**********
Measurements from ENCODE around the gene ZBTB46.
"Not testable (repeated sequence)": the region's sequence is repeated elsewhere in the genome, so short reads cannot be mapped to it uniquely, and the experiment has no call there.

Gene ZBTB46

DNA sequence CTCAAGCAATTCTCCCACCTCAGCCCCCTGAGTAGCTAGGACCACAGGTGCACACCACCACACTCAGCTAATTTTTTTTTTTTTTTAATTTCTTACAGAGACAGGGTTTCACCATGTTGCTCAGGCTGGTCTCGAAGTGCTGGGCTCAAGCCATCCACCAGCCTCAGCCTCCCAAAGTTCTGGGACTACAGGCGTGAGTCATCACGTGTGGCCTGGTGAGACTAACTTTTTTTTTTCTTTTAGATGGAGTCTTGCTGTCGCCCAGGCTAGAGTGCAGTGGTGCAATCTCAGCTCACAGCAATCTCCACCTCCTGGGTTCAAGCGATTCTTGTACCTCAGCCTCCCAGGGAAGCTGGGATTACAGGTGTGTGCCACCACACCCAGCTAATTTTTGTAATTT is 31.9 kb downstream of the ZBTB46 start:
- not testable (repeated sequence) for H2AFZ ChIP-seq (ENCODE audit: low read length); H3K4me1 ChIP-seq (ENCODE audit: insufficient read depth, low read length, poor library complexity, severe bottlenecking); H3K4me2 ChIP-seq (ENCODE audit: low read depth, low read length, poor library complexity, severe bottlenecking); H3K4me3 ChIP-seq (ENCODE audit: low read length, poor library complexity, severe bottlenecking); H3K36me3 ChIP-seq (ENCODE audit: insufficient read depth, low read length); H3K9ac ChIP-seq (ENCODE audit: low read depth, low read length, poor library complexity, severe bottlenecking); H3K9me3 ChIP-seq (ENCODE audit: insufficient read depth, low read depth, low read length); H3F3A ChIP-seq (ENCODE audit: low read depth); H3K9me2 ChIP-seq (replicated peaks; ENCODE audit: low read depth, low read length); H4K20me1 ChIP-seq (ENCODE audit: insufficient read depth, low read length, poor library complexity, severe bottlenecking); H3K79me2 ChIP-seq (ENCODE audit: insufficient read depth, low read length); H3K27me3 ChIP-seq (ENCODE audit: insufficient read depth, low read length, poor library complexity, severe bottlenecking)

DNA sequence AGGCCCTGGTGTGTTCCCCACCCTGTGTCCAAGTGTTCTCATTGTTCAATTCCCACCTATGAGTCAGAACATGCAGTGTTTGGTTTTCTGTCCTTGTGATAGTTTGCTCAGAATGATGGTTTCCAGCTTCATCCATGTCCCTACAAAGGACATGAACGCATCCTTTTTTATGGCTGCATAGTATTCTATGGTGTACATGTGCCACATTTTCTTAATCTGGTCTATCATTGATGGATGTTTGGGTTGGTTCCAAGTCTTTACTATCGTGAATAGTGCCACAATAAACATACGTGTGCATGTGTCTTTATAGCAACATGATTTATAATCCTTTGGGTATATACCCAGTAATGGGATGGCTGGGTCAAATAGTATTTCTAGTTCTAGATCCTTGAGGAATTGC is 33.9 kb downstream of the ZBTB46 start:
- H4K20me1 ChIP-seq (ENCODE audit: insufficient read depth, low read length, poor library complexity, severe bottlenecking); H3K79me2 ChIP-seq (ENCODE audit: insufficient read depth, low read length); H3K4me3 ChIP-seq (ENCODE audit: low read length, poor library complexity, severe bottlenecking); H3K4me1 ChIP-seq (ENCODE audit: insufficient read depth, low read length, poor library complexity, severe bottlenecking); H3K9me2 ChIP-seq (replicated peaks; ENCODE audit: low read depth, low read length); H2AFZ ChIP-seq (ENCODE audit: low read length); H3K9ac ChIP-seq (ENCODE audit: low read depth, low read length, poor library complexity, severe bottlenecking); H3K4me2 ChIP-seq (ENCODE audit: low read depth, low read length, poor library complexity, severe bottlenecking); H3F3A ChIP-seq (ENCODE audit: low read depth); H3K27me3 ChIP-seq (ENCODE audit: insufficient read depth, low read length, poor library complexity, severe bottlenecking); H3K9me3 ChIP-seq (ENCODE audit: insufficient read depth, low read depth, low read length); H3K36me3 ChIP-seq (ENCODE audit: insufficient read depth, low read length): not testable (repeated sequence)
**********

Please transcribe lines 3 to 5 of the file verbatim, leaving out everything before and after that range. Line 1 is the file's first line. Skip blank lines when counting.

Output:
Gene ZBTB46

DNA sequence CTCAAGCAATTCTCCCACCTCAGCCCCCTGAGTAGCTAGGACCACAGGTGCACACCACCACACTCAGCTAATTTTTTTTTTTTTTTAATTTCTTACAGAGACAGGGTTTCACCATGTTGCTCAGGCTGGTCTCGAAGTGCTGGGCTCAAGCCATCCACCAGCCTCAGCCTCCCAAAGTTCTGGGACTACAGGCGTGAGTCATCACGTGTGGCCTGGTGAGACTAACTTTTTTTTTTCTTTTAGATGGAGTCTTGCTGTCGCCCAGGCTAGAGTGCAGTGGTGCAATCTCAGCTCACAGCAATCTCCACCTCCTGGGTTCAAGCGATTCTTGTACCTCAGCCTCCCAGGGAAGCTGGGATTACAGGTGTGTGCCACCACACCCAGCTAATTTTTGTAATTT is 31.9 kb downstream of the ZBTB46 start:
- not testable (repeated sequence) for H2AFZ ChIP-seq (ENCODE audit: low read length); H3K4me1 ChIP-seq (ENCODE audit: insufficient read depth, low read length, poor library complexity, severe bottlenecking); H3K4me2 ChIP-seq (ENCODE audit: low read depth, low read length, poor library complexity, severe bottlenecking); H3K4me3 ChIP-seq (ENCODE audit: low read length, poor library complexity, severe bottlenecking); H3K36me3 ChIP-seq (ENCODE audit: insufficient read depth, low read length); H3K9ac ChIP-seq (ENCODE audit: low read depth, low read length, poor library complexity, severe bottlenecking); H3K9me3 ChIP-seq (ENCODE audit: insufficient read depth, low read depth, low read length); H3F3A ChIP-seq (ENCODE audit: low read depth); H3K9me2 ChIP-seq (replicated peaks; ENCODE audit: low read depth, low read length); H4K20me1 ChIP-seq (ENCODE audit: insufficient read depth, low read length, poor library complexity, severe bottlenecking); H3K79me2 ChIP-seq (ENCODE audit: insufficient read depth, low read length); H3K27me3 ChIP-seq (ENCODE audit: insufficient read depth, low read length, poor library complexity, severe bottlenecking)